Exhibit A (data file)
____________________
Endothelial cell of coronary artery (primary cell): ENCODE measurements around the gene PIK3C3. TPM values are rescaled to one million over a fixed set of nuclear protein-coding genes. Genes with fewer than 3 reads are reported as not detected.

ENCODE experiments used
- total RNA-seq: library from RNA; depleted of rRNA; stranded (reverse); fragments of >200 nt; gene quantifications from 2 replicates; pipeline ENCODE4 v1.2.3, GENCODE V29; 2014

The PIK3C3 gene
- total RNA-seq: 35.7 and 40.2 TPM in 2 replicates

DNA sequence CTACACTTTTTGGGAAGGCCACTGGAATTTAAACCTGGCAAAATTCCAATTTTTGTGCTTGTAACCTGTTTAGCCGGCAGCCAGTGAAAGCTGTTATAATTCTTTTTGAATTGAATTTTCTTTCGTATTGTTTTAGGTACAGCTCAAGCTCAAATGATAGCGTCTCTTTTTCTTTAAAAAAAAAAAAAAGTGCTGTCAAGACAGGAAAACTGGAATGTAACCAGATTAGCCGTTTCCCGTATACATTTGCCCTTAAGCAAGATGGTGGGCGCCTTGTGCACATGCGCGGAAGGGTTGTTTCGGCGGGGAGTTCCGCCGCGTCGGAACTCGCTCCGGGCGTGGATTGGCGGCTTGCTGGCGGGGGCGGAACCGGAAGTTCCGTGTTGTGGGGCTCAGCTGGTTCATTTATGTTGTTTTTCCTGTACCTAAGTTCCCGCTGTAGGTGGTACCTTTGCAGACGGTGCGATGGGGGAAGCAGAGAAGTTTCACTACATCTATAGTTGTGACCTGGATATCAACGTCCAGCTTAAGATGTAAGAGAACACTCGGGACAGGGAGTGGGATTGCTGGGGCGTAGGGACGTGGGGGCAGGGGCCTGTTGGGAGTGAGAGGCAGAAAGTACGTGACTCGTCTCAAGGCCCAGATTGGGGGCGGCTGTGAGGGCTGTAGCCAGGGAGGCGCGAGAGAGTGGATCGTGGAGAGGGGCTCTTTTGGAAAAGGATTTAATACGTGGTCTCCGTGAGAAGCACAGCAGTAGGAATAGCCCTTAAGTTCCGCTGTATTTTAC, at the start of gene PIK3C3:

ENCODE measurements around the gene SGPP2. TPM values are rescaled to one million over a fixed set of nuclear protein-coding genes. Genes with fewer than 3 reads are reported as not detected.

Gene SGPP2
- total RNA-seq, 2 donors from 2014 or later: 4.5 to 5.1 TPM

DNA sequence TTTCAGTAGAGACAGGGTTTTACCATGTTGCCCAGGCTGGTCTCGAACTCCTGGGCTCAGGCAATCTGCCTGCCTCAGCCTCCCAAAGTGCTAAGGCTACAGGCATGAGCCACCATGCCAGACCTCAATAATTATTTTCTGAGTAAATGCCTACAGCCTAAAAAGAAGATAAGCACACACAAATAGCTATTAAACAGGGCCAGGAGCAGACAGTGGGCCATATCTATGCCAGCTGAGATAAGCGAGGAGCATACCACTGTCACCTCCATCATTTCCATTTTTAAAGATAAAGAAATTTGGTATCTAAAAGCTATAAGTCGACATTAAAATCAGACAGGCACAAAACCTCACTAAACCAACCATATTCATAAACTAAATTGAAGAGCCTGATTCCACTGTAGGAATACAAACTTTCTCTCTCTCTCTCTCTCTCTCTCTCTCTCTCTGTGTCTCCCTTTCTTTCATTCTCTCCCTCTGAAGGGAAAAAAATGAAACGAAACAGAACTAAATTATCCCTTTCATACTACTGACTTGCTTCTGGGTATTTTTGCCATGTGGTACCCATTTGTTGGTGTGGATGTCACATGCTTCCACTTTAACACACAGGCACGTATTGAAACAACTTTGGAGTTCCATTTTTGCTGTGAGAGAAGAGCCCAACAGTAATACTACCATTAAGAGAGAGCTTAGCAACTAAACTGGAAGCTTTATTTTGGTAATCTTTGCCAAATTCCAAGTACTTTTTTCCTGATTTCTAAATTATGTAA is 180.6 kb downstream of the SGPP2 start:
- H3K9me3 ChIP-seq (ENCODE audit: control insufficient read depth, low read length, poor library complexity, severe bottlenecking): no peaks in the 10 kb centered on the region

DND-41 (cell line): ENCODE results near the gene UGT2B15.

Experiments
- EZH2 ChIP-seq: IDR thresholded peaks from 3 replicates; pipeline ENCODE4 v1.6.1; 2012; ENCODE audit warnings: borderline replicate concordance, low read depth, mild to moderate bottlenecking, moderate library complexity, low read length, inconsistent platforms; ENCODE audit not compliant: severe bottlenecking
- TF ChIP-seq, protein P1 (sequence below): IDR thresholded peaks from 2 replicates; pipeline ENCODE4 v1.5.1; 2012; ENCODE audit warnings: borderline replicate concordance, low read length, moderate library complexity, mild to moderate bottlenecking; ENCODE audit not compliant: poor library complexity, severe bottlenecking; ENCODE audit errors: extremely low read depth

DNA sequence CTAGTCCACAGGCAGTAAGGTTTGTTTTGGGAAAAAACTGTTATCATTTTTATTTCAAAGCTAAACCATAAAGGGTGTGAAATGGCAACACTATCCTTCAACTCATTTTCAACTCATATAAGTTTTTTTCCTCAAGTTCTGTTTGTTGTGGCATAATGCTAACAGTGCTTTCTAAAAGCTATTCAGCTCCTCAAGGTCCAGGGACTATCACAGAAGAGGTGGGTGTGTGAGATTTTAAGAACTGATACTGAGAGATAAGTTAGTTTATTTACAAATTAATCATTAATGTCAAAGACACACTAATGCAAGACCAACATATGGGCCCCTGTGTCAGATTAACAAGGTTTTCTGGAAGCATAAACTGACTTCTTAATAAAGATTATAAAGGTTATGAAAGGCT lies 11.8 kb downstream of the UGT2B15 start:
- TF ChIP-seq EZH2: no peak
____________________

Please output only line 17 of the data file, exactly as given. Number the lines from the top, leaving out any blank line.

- TF ChIP-seq EZH2: no peak